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The Clamour of Being: Badiou vs Deleuze

Lecturer: Caitlyn Lesiuk

Originally Taught: Summer School 2022

This course offers an introduction to the philosophy of Alain Badiou and Gilles Deleuze by way of the “debate” between them. Each week we will compare their philosophical responses to various works of art and political events—such as the literature of Samuel Beckett and the revolution of May 68—moving toward an understanding and evaluation of Badiou’s accusation that Deleuze ultimately reverts to thinking according to a doctrine of “the One” over the multiple. In the course of this discussion, we will explore how each philosopher understands concepts such as “event”, “time” and “truth”, and, indeed, the task of philosophy itself. In an attempt to truly stage a “dialogue” between their systems of thought, we will be joined by guest lecturers Corey Cribb, Dr Joe Hughes and Dr Jon Roffe. 

Week 1: Introduction 

To quote Lewis Carroll, as Deleuze is wont to do, we will “begin at the beginning” by tracing the conceptual rifts that emerge from Badiou and Deleuze’s very first epistolary exchanges. In this session, we will establish a foundational understanding of these two philosophical systems by looking at some comparative studies from the early 90s by thinkers like Francois Wahl and Éric Alliez.

Recommended reading:

  • Wahl F (2008) “The Subtractive: Preface by Francois Wahl” in A Badiou Conditions (S Corcoran trans), Bloomsbury, London, viii-xxiii.

 Further readings:

  • Badiou A (1994) “Gilles Deleuze, The Fold: Leibniz and the Baroque”, in Olkowski D and Boundas C (eds) Gilles Deleuze and the Theatre of Philosophy, Routledge, London, 51-72.
  • Deleuze G and Guattari F (1994) What is Philosophy? (Tomlinson H and Burchell G trans), Columbia University Press, New York, 151-3.

Week 2: Beckett

Lecercle observes that Badiou and Deleuze not only have markedly different approaches to reading literature, but also to writing philosophy. As such, we will turn to their engagement with Samuel Beckett’s work to explore the question of style.  

Recommended reading:

  • Lecercle J (2010) Badiou and Deleuze Read Literature, Edinburgh University Press, Edinburgh, 129-54. 

Further readings:

  • Badiou A (2008) “The Writing of the Generic” in Conditions (Corcoran S trans), Bloomsbury, London, 249-84. 
  • Deleuze, G (1995) “The Exhausted” (A Uhlmann trans), SubStance, 24 (78): 3-23. 

Week 3: Deleuze’s “spiritual” cinema

In this session, we will see how well Badiou and Deleuze’s theory of cinema contends with Resnais’ film Last Year at Marienbad. More specifically, will bring Deleuze’s work on cinema and thought into dialogue with Badiou’s reservations about thought as “spiritual automation”.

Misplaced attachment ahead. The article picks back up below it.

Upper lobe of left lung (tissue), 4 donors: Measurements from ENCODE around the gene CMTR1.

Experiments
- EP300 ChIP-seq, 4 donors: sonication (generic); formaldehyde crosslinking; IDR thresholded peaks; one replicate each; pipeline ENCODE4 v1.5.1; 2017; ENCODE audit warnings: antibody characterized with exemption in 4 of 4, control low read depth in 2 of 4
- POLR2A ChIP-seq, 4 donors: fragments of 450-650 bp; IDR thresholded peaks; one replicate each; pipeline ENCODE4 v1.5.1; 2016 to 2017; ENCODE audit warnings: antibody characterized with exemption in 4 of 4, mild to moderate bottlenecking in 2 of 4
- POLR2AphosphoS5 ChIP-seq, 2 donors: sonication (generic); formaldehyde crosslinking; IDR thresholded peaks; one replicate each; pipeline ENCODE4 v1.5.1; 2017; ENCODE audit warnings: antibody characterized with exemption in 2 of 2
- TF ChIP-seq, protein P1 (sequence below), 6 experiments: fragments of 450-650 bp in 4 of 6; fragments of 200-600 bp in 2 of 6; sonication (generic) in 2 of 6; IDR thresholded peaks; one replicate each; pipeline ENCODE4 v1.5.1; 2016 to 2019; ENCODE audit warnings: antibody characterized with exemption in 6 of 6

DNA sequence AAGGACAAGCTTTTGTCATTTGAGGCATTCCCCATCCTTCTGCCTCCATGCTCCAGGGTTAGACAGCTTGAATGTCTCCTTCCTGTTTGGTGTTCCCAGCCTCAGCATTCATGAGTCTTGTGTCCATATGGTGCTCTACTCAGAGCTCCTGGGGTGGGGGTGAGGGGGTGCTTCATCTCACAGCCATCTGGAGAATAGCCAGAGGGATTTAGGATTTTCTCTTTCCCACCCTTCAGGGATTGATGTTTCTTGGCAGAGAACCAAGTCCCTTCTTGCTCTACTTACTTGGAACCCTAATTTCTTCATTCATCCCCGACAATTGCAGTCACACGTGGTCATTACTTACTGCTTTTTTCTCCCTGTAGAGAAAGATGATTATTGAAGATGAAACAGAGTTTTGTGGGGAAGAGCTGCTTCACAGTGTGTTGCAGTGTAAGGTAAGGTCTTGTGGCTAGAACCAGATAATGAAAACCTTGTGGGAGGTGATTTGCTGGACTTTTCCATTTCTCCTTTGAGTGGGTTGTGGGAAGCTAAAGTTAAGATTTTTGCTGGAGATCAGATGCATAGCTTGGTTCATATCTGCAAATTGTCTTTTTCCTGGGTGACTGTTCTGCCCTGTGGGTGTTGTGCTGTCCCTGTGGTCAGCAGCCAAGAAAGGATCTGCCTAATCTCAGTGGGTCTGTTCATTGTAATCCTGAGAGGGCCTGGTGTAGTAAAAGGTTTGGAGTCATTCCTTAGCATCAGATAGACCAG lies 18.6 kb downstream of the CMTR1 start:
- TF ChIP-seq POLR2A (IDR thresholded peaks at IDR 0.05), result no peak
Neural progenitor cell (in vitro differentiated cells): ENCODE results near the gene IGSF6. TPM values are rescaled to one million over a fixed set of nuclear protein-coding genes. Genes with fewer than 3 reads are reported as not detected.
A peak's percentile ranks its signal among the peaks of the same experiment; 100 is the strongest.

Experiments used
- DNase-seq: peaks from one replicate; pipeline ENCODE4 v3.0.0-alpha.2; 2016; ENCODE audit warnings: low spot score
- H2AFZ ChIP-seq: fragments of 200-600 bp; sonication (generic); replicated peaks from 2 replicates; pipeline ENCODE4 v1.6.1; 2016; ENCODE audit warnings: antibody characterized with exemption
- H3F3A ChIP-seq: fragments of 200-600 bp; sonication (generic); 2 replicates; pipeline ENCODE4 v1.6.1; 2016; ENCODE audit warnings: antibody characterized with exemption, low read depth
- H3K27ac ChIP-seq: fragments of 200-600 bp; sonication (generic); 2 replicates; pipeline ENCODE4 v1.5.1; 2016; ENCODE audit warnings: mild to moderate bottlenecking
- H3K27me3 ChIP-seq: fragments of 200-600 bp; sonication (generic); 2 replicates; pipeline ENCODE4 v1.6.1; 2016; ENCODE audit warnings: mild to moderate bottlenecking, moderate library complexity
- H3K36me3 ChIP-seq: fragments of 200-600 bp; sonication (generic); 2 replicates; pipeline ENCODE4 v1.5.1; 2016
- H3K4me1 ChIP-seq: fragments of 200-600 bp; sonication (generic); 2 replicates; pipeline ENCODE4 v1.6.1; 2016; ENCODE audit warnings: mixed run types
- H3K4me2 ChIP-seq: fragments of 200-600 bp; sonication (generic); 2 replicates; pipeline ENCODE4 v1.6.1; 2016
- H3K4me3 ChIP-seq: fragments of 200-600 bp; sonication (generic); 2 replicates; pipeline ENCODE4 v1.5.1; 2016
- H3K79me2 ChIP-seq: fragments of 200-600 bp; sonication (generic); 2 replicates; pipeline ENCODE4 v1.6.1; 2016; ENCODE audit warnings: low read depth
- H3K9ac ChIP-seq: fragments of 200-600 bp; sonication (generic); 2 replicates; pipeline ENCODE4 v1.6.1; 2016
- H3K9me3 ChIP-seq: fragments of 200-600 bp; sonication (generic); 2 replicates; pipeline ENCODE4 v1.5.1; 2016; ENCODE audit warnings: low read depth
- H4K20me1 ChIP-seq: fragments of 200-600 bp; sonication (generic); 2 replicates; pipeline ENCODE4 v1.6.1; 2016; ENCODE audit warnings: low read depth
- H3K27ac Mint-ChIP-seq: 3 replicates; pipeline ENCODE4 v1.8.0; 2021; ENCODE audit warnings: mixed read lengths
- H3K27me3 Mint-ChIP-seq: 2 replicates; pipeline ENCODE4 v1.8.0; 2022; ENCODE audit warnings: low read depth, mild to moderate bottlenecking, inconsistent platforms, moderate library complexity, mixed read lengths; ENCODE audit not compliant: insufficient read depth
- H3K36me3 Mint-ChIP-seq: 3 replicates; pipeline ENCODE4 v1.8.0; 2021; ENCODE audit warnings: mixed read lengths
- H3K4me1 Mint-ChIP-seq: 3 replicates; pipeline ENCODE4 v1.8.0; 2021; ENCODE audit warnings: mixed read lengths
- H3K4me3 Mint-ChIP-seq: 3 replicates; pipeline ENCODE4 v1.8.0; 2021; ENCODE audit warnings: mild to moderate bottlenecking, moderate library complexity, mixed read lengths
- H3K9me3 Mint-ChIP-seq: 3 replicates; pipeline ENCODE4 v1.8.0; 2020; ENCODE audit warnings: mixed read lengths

Recommended viewing: Resnais A (1961) Last Year at Marienbad, Dyaliscope Productions, France.

Further readings: 

  • Badiou A (2005) “The False Movements of Cinema” in Handbook of Inaesthetics (Toscano A trans), Stanford University Press, California, 78-88.
  • Deleuze G (1989) Cinema 2: The Time-Image (Tomlinson H and Galeta R trans), University of Minnesota Press, Minneapolis, 156-173.

Week 4: Has nothing taken place but the place? 

After exploring the encounter of philosophy and art, we will turn to the question of what, exactly, the task of philosophy itself is for each of these thinkers. Here, we will trace the metaphilosophical commitments underpinning their respective methodologies, with a particular focus on the concept of the “event” as central to both their projects. 

Recommended reading:

  • Bartlett A J, Clemens J, Roffe J (2014) Lacan Deleuze Badiou, Edinburgh University Press, Edinburgh, 129-163. 

Further readings:

  • Badiou A (2007) “The Event in Deleuze” (Roffe J trans), Parrhesia 2, 37-44.
  •  Deleuze G (1990) “Twenty-Fourth Series of the Communication of Events” in The Logic of Sense (Lester M and Stivale C trans), The Athlone Press, London, 169-77.

Week 5: Final confrontation: does Deleuze give in to “the One”? 

Finally, we will embark upon a deeper consideration of Badiou’s claim that Deleuze, despite his efforts, is a thinker of “the One”. We will consider Badiou’s own account of his departure from Deleuze as laid out in The Clamor of Being, and engage with a contemporary evaluation of this work by Jon Roffe. 

Recommended reading:

  • Roffe J (2012) “Is Deleuze a Philosopher of the One?” in Badiou’s Deleuze, Routledge, New York, 6-23.

 Further readings: 

  • Badiou A (2000) “Univocity of Being and Multiplicity of Names” in The Clamor of Being (Burchill L trans), University of Minnesota Press, Minneapolis, 19-30.
  • Badiou A (2007) “The One and the Multiple: A Priori Conditions of any Possible Ontology” in Being and Event (Feltham O trans), Bloomsbury Academic, London, 25-34.